Mentions: A striking feature of bub1 mutant brains examined with DNA staining is the occurrence of extremely high frequencies of pycnotic nuclei with highly condensed chromatin. These nuclei are strongly positive when labeled by Tdt-mediated dUTP-biotin nick end labeling (TUNEL)-based techniques (Fig. 5, A–F; see Materials and Methods). Because the TUNEL procedure detects chromosome damage (normally induced in the pathway for apoptosis), the TUNEL signals could reflect either the occurrence of bona fide programmed cell death, or alternatively simply the chromosome fragmentation that occurs during anaphase in bub1 mutant cells. To discriminate between these possibilities, we asked whether mutant nuclei showed elevated expression of two apoptotic events independent of chromosome breakage. The first of these markers was the redistribution of phosphatidylserine, which early in apoptosis rapidly moves from the internal face of the plasma membrane to the outside of the membrane; this redistribution was detected by use of FITC-conjugated Annexin V, a protein with very strong affinity for the serine in phosphatidylserine (Martin et al. 1995; see Materials and Methods). The second marker was a β-galactosidase reporter for reaper, a gene whose expression is needed to activate programmed cell death in Drosophila (White et al. 1994). Use of both markers verifies that mitotic cells in bub1 mutants undergo vastly elevated levels of apoptosis (Fig. 5, G–I, and 6). Levels of apoptotic nuclei are similar in l(2)K06109 or l(2)K03113 homozygotes as well as in trans-heterozygotes for either of the two alleles with deletions of the region (not shown).


Mutations in the essential spindle checkpoint gene bub1 cause chromosome missegregation and fail to block apoptosis in Drosophila.

Basu J, Bousbaa H, Logarinho E, Li Z, Williams BC, Lopes C, Sunkel CE, Goldberg ML - J. Cell Biol. (1999)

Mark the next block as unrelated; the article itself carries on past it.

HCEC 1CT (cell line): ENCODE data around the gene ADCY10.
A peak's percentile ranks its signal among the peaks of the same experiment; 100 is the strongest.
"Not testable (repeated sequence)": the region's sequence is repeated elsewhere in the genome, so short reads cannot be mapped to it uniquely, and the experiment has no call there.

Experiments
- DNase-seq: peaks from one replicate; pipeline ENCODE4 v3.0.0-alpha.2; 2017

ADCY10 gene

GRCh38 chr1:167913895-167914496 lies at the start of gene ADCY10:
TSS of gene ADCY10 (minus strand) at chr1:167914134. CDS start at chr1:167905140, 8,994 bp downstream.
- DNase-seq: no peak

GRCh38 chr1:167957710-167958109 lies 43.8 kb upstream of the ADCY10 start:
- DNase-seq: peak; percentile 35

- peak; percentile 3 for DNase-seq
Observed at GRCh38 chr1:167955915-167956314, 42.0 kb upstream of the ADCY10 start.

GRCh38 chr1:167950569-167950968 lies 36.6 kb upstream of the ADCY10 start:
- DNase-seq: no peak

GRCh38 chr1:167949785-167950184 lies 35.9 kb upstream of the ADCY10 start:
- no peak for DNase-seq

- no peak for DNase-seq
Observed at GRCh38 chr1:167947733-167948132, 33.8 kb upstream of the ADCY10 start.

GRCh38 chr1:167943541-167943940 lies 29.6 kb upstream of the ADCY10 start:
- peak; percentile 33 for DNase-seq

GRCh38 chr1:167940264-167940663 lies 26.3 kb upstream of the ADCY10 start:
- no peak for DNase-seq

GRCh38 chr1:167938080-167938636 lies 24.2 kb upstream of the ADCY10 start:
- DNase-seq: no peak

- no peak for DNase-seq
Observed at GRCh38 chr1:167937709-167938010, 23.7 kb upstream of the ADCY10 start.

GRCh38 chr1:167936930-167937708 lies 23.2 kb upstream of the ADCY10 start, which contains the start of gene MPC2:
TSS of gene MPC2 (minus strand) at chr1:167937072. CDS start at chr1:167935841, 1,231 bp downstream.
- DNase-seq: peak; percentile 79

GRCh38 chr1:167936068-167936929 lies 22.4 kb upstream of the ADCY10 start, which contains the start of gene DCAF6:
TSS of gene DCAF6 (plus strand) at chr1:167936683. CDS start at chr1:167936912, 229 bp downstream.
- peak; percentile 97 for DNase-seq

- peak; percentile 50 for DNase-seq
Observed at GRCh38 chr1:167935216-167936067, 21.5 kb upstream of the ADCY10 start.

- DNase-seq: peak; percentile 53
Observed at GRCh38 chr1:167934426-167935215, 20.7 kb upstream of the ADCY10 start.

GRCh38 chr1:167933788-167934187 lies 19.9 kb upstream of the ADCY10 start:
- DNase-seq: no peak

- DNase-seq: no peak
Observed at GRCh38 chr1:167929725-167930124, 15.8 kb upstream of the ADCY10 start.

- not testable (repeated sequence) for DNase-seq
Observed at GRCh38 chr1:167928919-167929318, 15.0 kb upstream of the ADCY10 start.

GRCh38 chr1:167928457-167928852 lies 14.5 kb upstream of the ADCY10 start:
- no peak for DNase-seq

Larval brains of bub1 mutants contain many apoptotic nuclei. bub1 mutant (A–C) and wild-type (Oregon-R; D–F) brains were labeled by a TUNEL-based assay (A and D) for the presence of apoptotic nuclei, and stained with propidium iodide for DNA (B and E); a merged view with DNA in red and the TUNEL signal in green is shown in C and F. Many apoptotic nuclei are seen in bub1 mutant brains but not in wild-type; the majority of these TUNEL-positive nuclei are also pycnotic as seen by the abnormally condensed DNA signal. G–I show bub1 mutant larval brains stained with annexin V to reveal phosphatidylserine on the outside of the cell membrane (G), propidium iodide (H), and a merged view (I) with DNA staining in red and the annexin V signal in green. No annexin V staining is observed within wild-type brains (not shown). Bars: (A) 10 μm; (G) 5 μm. A–F are at the same magnification, as are G–I.
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Related In: Results  -  Collection

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Figure 5: Larval brains of bub1 mutants contain many apoptotic nuclei. bub1 mutant (A–C) and wild-type (Oregon-R; D–F) brains were labeled by a TUNEL-based assay (A and D) for the presence of apoptotic nuclei, and stained with propidium iodide for DNA (B and E); a merged view with DNA in red and the TUNEL signal in green is shown in C and F. Many apoptotic nuclei are seen in bub1 mutant brains but not in wild-type; the majority of these TUNEL-positive nuclei are also pycnotic as seen by the abnormally condensed DNA signal. G–I show bub1 mutant larval brains stained with annexin V to reveal phosphatidylserine on the outside of the cell membrane (G), propidium iodide (H), and a merged view (I) with DNA staining in red and the annexin V signal in green. No annexin V staining is observed within wild-type brains (not shown). Bars: (A) 10 μm; (G) 5 μm. A–F are at the same magnification, as are G–I.